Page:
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Tuesday, December 20, 2016

FOOT ROT IN RUMINANTS.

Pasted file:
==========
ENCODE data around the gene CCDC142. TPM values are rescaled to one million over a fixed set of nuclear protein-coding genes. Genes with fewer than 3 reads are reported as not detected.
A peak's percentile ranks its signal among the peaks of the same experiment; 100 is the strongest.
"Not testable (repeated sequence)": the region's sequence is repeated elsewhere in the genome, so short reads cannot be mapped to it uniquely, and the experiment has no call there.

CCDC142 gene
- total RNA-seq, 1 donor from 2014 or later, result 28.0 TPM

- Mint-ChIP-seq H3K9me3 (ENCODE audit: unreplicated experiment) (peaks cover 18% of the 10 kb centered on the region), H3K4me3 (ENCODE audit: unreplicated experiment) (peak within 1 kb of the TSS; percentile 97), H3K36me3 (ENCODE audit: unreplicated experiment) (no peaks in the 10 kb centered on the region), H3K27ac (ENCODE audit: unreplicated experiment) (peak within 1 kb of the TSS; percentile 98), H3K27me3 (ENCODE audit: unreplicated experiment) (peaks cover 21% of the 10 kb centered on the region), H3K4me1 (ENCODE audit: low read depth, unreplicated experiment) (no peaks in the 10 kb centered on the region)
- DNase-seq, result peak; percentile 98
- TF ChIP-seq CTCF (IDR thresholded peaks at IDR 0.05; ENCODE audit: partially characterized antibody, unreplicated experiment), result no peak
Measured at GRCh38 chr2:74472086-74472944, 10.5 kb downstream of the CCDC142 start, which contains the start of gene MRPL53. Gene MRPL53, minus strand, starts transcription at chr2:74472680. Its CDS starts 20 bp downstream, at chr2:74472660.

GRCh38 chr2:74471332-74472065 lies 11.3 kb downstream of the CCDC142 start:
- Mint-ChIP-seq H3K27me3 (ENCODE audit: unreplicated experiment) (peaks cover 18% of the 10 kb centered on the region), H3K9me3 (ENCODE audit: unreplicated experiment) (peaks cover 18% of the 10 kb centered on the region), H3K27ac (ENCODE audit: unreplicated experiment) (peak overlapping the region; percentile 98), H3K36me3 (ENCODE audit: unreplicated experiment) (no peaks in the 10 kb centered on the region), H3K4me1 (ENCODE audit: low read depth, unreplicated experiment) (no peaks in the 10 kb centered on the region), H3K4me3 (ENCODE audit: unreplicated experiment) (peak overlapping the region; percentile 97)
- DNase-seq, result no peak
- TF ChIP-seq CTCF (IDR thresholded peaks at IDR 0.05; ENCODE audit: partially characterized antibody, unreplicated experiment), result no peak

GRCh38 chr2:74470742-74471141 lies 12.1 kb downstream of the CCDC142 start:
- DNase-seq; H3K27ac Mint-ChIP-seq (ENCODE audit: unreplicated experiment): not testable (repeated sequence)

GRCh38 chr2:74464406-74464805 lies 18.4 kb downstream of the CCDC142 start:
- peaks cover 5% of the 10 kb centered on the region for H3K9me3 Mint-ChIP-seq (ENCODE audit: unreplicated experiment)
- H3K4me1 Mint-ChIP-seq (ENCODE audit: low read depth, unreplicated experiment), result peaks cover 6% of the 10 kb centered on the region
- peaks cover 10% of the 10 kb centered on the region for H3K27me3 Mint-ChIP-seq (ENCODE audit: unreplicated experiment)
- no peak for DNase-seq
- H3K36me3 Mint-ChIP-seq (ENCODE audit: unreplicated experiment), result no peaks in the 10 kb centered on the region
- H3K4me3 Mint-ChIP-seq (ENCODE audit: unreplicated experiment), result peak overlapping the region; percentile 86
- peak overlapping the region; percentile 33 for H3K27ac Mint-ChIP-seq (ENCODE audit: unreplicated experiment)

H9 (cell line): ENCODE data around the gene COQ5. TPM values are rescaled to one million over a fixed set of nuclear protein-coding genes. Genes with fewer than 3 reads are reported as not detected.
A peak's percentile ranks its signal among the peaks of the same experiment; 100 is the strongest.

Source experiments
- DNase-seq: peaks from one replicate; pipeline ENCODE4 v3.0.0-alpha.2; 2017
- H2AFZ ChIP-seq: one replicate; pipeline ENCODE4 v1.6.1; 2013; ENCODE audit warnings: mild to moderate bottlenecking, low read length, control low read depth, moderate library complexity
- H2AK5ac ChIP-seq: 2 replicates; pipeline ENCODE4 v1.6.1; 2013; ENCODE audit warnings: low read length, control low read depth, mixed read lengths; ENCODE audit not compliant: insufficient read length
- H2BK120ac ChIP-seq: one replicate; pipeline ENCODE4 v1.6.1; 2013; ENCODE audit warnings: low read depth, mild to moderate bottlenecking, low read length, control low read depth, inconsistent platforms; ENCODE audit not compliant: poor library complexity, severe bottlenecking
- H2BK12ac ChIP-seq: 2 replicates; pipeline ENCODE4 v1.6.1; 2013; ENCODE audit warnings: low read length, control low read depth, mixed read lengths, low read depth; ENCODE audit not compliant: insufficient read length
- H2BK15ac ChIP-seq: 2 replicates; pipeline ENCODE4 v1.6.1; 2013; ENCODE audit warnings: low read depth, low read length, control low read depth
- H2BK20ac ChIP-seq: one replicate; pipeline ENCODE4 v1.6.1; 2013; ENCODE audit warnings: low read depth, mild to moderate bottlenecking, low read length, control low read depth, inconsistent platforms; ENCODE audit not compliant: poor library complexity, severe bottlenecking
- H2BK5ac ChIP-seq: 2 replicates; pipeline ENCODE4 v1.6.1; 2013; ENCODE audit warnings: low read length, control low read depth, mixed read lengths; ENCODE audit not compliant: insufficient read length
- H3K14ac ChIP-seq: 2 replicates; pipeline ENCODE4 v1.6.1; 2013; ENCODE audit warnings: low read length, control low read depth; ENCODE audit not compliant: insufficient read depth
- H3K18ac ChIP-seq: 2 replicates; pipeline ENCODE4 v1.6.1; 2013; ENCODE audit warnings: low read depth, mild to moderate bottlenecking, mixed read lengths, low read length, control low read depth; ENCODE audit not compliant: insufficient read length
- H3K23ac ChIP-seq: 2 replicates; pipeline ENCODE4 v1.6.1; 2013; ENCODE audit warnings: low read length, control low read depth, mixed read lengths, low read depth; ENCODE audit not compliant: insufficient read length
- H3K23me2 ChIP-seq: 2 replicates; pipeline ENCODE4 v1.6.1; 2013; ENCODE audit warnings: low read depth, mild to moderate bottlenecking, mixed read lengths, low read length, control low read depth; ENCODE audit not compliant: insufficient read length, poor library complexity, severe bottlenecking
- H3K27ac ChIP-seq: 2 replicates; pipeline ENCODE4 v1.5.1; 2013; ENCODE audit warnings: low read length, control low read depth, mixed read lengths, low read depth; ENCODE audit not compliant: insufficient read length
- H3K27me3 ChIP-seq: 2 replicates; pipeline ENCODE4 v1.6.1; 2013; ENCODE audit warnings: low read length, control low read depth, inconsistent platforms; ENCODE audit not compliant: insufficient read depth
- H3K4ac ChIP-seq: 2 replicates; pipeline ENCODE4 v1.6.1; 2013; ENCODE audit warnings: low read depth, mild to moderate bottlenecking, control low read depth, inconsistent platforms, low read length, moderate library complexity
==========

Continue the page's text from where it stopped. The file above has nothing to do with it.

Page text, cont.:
Foot rot is the common cause of lameness in ruminants and the effects are devastating both physically and financially. Lameness affects productivity,fertility and longevity of the animals on the farm. Foot rot is a common cause of lameness on farms. Foot rot causes economic losses through reduced live weight gain, reduced fertility and reduced mobility, it is a debilitating and painful condition and it is highly infectious and spreads easily from animal to animal on farm. Foot rot is easily recognized by a foul, very distinctive smell and under-running of the hoof causing the sole and the hoof wall to separate. Foot rot is caused by Fusobacterium necrophorum, the bacteria that causes scald,and it is found in the intestines of ruminants and is usually passed out with dung onto the field. This bacterium infects the hoof space first, particularly when it is damaged due to trauma or wet conditions. Foot rot occurs where scald is already established and the animal now comes in contact with a second bacterium called Dichelobacter nodosus. This second bacterium is able to enter the hoof and cause significant damage. Foot rot is an animal-animal disease and control and prevention must focus on a whole flock health plan. Control measures include :1) bio security plan for farm to include isolation and physical examination of newly acquired animals to farm. 2) provision of foot baths and regular hoof examination 3)Ensure the stalls are clean and dry. 4)Early detection will spur early treatment,thus observe animals and start treatment immediately. Animals that have persistent infection and lame and don't respond to treatment should be culled.